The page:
What is a debit card?
If you’re soon approaching the time where you need to set up your very first bank account, you need to firstly understand the tools you will be given to be able to access and manage
your money, and the features that each one offers.
The most popular method of being able to access your money is through a debit card issued
by the financial institution where you choose to keep your funds.
This card will be issued to you soon after you open a bank account (sometimes referred to as a transaction account), and how you can then access and spend your money will be determined by the terms and conditions set out by the card provider.
A debit card allows you to:
- Withdraw cash from your provider’s branch or automatic teller machines (ATMs)
- Make purchases with retailers who have EFTPOS (electronic funds transfer point-of sale) machines by using your own PIN (personal identification number), or through payWave or PayPass
- Manage your money by being able to make deposits, monitor payments and spending and check your account balance
What are the different features of debit cards?
All Australian banks and financial institutions offer a range of different features attached to debit cards which you need to compare when you’re selecting the most appropriate one for your circumstances, based on your own financial goals and lifestyle.
The key features to consider are:
- Fees: You need to look at all the fees attached to the account and the card to determine what will be most cost-effective for you. Look out for establishment fees, any ongoing account fees and transaction fees which may come into effect at certain usage levels.
- Interest rates: If your debit card becomes overdrawn at any point, an interest rate is usually then applied to the amount and must be repaid on top of the overdrawn amount, so that your balance returns to at least $0.
- Security features: Your card will have a unique PIN attributed to it, which is either allocated by the provider or set by you, as well as a card verification value (CVV), which is a three- or four-digit number found on the back of your debit card to help reduce fraud, by proving you have the actual card with you when you purchase.
- PayPass or payWave: Some card providers will offer either of these instant transaction mechanisms so you’re able to use the card for purchases under a certain amount of money at an EFTPOS machine, simply by tapping the card.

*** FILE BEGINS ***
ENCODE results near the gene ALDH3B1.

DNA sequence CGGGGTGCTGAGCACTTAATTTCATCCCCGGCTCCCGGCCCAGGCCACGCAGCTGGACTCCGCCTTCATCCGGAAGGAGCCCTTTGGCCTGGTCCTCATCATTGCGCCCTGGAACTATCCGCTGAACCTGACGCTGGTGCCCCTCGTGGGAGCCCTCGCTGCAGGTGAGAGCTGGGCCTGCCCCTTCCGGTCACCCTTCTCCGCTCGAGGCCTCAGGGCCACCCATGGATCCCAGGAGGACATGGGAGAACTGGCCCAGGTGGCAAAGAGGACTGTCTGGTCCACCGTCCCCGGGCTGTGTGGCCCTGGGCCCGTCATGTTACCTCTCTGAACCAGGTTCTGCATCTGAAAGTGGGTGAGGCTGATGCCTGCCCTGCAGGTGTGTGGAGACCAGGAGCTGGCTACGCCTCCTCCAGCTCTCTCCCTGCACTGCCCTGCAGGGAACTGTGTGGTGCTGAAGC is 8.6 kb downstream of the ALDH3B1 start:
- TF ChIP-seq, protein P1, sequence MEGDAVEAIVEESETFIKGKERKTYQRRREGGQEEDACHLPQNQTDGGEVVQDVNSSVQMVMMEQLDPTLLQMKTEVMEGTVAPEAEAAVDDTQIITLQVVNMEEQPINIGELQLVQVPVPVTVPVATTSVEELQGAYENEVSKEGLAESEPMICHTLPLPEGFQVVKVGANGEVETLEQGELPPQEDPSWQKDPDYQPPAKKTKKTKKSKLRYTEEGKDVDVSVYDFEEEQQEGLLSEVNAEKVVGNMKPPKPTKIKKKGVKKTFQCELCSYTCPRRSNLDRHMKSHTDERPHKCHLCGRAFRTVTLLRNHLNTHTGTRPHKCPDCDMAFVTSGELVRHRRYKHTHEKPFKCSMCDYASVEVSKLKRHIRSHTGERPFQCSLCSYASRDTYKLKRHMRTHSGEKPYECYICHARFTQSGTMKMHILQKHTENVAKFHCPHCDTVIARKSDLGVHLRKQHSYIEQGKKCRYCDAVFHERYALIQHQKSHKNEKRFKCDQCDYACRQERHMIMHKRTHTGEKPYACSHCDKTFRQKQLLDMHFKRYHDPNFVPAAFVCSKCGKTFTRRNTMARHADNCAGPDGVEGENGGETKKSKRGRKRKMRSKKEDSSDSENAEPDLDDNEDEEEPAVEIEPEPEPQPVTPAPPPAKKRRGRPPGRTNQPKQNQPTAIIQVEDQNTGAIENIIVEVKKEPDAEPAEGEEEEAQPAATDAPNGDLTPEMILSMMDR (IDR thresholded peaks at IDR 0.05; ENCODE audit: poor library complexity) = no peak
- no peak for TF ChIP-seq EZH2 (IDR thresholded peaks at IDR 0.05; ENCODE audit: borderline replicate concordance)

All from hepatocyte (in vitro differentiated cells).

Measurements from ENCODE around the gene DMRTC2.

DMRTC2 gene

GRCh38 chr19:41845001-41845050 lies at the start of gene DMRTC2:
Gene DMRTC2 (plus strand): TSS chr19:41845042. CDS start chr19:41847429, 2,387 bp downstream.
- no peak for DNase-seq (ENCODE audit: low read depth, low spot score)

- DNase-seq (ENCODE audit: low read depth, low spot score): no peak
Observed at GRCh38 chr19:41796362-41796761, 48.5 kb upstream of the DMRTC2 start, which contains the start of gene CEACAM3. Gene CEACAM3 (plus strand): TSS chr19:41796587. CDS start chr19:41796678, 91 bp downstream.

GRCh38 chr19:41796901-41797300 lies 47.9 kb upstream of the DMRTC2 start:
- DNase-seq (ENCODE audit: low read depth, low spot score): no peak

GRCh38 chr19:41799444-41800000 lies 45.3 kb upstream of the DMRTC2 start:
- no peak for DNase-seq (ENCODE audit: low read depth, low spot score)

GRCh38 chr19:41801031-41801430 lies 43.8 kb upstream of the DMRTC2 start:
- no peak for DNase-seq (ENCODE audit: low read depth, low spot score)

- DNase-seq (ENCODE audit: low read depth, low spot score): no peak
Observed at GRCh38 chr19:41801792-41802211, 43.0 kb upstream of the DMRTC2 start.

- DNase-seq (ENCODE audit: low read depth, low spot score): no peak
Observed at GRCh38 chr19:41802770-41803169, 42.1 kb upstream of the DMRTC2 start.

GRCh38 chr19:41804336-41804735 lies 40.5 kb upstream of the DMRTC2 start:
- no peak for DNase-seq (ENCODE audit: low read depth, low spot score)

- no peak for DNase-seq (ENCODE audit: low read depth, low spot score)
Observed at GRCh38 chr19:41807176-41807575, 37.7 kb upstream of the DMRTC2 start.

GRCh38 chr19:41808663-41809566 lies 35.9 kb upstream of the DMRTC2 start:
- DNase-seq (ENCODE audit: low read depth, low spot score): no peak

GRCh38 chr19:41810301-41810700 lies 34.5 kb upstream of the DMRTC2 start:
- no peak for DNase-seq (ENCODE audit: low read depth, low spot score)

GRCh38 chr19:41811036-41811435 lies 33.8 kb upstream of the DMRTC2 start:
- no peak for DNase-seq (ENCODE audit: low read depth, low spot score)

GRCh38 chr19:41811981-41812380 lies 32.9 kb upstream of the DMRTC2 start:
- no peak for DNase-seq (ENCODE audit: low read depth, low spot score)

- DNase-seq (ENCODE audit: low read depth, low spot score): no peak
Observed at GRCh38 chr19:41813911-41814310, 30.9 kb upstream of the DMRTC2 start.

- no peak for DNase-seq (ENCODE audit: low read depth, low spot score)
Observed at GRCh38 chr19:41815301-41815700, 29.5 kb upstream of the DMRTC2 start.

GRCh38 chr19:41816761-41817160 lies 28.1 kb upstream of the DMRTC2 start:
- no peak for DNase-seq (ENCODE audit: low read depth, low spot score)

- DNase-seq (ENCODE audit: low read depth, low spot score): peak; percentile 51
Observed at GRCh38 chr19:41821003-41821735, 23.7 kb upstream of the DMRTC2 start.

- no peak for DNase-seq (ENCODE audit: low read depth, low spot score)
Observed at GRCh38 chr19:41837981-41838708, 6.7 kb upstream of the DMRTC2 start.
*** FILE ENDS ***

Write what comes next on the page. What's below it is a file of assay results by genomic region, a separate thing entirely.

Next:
- Rewards programs: If you’re looking at a card that incorporates Visa ‘s payWave or Mastercard’s PayPass, you may also be able to access the rewards program attached to each one, by accumulating points through your transactions which then go towards a range of cash, flights, gift or shopping discount rewards.
- Overseas use: If you need to use your card and account outside Australia, you need to look closely at what the foreign currency conversion costs may be on the card and whether there are any other additional fees attached to that use.
- Joint accounts: If you’re looking at setting up an account and card for multiple people to use, so that you can manage joint costs such as household expenses, you need to look at what the conditions are that come with the card and ensure each person is aware of their individual responsibility.
What is the difference between a debit card and a credit card?
Debit cards only allow you to access your own funds – they do not allow you to borrow funds, as you would with a credit card.
Credit cards attract an interest rate on balances not repaid in full by the stipulated time, which must be paid back through regular interest repayments.
The benefit of a debit card is that you have the same level of accessibility to your funds, but you don’t have to repay any additional money borrowed on credit (unless you overdraw your debit account).
For that reason, you are not required to have a credit rating in order to have a debit card, but you will be subject to a credit rating check on your financial history if you apply for a credit card.
A credit rating takes into account your history of managing any credit products, and determines how worthy you are to have credit extended to you by a credit card provider.
Many people choose to progress from having a debit card to applying for a credit card, often because they may require more flexibility to manage their financial commitments in relation to assets or their lifestyle. However, the responsibility of having a credit card should not be considered unless you have shown continued discipline in relation to spending and the management of finances associated with your debit card and account.